Hillcrest Village was first settled by Robert John Turner, a reformer from England in the 1840s. The Turner house, called "Bracondale,” existed where Hillcrest Park is today.
By 1884, a little village expanded on the edge of the Turner estate, at the crossroads of Christie and Davenport. This settlement became known as Bracondale Village. The Village was made up of mainly farmers and a couple of stores. Its first postmaster was Frank Turner, the son of Robert Turner.
Bracondale Village was annexed in 1909 by the City of Toronto. Shortly after that, Frank Turner's heirs subdivided the Bracondale estate, turned it into an exclusive subdivision and named it "Bracondale Hill Park."
The Turner family kept ownership of the Bracondale house until 1937, when it was sold to the City of Toronto and torn down in order to make space for Hillcrest Park.
Getting around in this neighbourhood allows for some errands to be accomplished on foot in. Homes for sale in Hillcrest Village may not be too popular for people who prefer public transportation. This is because public transit in this neighbourhood consists only of a streetcar and bus routes. A majority of these are operated by the TTC, counting the 42 Cummer, 53 Steeles East, 51 Leslie, 25 Don Mills, 39 Finch East, and 24 Victoria Park bus routes.
The streetcar goes along St. Clair Avenue West, while regular bus service goes along Oakwood Avenue and Bathurst Street. Davenport Road also has a limited bus service. Those who drive are just minutes away from downtown. It is roughly a fifteen minute ride from this Hillcrest Village to the Allen Expressway, which links commuters to Toronto's major highways.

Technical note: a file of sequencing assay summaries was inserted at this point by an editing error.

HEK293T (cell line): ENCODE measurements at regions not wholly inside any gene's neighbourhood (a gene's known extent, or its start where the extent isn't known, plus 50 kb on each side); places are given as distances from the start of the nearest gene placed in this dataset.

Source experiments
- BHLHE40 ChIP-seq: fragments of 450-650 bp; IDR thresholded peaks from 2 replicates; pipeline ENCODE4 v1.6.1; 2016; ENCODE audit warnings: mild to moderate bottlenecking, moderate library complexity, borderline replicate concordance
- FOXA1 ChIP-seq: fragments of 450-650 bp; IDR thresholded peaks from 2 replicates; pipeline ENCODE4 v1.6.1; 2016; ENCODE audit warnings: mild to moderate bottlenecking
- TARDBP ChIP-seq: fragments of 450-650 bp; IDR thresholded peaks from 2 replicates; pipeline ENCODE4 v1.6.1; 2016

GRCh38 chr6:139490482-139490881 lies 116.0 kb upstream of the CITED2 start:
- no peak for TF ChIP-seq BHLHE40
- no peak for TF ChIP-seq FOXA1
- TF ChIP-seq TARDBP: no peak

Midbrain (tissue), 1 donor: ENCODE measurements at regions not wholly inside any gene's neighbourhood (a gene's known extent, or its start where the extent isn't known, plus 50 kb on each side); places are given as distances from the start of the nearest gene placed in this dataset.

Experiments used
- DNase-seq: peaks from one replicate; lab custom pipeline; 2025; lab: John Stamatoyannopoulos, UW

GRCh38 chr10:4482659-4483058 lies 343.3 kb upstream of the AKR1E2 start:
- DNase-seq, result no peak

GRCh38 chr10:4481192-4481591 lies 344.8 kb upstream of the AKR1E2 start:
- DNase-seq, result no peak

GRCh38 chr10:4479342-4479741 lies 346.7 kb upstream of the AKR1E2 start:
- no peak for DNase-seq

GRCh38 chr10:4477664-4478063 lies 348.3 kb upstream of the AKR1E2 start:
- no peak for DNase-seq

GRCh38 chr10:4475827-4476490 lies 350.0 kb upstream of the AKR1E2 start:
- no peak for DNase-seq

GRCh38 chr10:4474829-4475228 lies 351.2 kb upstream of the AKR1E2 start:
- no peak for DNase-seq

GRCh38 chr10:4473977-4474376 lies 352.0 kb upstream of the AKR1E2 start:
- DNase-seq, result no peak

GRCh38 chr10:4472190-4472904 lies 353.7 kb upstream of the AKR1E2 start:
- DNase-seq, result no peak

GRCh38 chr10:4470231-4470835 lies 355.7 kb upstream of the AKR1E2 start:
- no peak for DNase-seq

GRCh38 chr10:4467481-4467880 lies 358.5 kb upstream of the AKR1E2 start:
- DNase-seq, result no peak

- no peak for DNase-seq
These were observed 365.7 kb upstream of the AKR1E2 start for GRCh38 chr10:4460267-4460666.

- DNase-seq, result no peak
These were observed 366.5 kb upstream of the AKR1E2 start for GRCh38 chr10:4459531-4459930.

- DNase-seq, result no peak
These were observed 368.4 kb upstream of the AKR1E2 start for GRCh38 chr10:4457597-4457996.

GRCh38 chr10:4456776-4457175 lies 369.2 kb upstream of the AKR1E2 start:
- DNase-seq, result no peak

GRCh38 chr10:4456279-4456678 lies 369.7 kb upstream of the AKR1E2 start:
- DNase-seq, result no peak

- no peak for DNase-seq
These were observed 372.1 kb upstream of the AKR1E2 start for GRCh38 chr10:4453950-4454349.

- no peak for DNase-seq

When it comes to shopping in Hillcrest Village, there are districts available that cater to the everyday needs of the local neighbourhood. The St. Clair Avenue West shopping district features mostly independent retailers. There are also some smaller convenience stores available on Vaughan and Davenport Roads which also serve the community.
For fresh produce in Hillcrest Village, the Stop Farmers’ Market located at Wychwood Barns (601 Christie Street) is known as one of the largest and best farmers market in the city of Toronto. This market is open every Saturday all year long and runs from 8 a.m. until noon.
The Hillcrest Community Centre is situated inside the Hillcrest Public School on Bathurst Street. This facility features an indoor pool and a gymnasium. The Wychwood Public Library is located just north of the Hillcrest Community Centre and offers year round programs for children in the neighbourhood.
Hillcrest residents have been involved in donating their time, money and resources to the development of the Artscape Wychwood Barns, which drew in the renovation of the historic Wychwood TTC streetcar repair barns on Christie Street south of St. Clair.
Artscape Wychwood Barns is a 60,000 sq. ft. multifaceted meeting place for the community that includes work and living space for artists, in addition to seasonal festivals, a farmers market, a greenhouse and a community bake-oven. The park’s green space also features children’s swings and climbers, a water play area, playing fields, a natural ice rink, a stage, chess tables and beach volleyball.